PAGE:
Figure 5-23. - Cogswell A and B root elevators.
Miller #73 and #74 elevators, shown in figure 5-24, have curved, thin working ends with smooth, rounded tips. These elevators are designed to elevate a tooth or large root fragment. The Seldins #1L and #1R, shown in figure 5-25, have sharp-tipped working ends with an abrupt 90-degree angle. The Seldins, sometime referred to as
East- West elevators, are designed for use on molar roots. The Cryer #25 and #26 are similar to the #1L and #1R Seldins; however, the working ends are angled at angles greater than 90 degrees (fig. 5-26).
APICAL ROOT TIP PICK ELEVATORS - This group of elevators are used to remove fractured root tips lodged deep in the root socket. These elevators are often called root picks. Elevators that make up this group are the #5 and #6 West, and the #9 apical, #9L, and #9R. The working ends on these elevators are very thin, sharply pointed, and small. The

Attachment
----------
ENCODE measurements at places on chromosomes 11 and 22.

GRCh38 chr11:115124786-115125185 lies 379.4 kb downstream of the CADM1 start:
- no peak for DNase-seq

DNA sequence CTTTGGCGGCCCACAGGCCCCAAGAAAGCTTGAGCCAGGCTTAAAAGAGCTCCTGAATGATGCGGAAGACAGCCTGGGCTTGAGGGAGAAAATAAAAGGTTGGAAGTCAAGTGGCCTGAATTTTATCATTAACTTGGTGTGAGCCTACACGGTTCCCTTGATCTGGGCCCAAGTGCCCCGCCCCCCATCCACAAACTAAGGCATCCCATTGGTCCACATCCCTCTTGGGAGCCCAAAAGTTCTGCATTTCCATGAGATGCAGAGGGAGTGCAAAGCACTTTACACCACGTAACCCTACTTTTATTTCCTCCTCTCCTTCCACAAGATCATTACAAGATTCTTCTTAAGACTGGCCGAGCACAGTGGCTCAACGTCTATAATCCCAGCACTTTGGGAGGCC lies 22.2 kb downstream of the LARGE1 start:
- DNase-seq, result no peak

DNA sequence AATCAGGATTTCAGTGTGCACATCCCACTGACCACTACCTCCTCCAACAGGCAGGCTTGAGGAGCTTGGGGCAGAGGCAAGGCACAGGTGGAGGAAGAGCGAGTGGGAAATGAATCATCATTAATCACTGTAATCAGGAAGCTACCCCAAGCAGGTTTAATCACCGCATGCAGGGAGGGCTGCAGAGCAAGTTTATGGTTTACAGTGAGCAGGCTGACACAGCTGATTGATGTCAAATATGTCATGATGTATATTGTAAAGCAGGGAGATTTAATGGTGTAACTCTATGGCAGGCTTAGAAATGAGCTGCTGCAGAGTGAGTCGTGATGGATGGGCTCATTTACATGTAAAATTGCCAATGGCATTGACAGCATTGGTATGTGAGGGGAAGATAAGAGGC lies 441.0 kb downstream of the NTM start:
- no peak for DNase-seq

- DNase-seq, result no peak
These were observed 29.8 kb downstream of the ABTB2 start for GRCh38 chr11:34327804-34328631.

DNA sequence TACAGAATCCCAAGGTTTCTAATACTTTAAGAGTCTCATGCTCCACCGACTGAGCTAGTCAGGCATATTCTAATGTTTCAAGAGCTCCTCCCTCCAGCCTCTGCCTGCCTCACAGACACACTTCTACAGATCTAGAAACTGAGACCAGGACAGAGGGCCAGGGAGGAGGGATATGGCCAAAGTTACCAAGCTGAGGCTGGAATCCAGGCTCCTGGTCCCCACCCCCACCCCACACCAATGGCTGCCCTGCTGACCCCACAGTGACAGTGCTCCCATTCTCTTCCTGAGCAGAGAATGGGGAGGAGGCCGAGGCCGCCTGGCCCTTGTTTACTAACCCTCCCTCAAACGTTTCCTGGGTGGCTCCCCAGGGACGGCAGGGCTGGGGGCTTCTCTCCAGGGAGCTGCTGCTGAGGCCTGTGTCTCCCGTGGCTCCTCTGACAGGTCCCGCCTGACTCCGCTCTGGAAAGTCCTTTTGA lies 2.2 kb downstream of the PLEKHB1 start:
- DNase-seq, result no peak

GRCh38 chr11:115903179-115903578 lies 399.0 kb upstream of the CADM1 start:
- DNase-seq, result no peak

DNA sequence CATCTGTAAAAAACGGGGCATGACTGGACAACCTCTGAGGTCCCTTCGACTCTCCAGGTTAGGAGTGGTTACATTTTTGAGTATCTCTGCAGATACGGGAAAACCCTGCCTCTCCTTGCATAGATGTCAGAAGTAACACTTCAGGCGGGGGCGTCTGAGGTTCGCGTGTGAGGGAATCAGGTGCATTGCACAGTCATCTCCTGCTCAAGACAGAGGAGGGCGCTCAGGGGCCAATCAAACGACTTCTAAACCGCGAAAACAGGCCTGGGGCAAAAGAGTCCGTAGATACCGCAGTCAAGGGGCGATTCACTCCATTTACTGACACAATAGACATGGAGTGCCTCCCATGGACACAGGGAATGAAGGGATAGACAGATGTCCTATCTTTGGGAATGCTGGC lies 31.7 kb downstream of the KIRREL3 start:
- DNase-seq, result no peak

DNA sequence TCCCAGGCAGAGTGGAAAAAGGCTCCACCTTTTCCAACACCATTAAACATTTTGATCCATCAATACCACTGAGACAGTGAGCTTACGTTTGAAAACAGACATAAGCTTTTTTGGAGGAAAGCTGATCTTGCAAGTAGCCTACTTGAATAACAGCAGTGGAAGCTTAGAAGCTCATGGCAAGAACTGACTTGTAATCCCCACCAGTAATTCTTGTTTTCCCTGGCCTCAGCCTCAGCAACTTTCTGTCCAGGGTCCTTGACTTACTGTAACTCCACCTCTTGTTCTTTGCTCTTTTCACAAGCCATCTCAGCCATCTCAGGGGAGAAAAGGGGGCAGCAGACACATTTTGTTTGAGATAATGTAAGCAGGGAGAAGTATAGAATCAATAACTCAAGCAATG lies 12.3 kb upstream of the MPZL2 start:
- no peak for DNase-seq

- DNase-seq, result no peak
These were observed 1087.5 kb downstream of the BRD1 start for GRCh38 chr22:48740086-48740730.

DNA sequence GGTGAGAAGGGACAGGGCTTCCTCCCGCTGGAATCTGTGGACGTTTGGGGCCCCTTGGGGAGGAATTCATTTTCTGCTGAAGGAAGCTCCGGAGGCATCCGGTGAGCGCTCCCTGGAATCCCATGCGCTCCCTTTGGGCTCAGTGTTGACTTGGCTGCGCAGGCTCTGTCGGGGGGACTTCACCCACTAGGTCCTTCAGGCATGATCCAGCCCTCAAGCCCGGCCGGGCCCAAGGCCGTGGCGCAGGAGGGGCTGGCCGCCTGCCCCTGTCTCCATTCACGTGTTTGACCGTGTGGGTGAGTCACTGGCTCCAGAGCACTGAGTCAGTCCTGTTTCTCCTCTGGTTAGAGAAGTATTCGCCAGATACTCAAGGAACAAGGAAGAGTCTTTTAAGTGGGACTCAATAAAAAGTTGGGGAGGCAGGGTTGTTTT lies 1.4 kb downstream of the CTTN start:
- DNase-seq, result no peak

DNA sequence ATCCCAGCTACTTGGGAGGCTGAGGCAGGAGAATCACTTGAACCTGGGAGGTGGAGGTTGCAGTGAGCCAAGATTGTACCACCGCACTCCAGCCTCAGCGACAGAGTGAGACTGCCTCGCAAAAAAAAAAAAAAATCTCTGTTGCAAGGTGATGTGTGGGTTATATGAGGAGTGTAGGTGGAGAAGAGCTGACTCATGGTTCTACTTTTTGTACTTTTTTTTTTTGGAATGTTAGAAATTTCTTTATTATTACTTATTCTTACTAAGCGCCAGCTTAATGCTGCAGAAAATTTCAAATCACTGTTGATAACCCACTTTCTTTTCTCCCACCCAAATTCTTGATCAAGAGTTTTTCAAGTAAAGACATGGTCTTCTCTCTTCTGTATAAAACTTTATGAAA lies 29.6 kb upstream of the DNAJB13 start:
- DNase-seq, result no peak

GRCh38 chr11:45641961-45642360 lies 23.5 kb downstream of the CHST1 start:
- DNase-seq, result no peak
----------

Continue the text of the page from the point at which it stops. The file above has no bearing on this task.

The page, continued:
Figure 5-24. - Miller root elevators.
Figure 5-25. - East-West (Seldin) root elevators.
Figure 5-26. - Cryer root elevators.
#5 and #6 West, shown in figure 5-27, have much shorter shanks and are designed to remove extremely small apical fragments. The #9L and #9R are set at left and right angles to the handles (fig. 5-28). The handles are also small in diameter but longer than those on other elevators discussed earlier.
The facial bone that forms the cheek is called the zygoma or malar bone. An injury to this bone often causes a depressed fracture. If this occurs, the dentist will use a malar elevator to raise the bone to its normal position.
Figure 5-27. - Apical root tip picks (#5 and #6 west).Continue Reading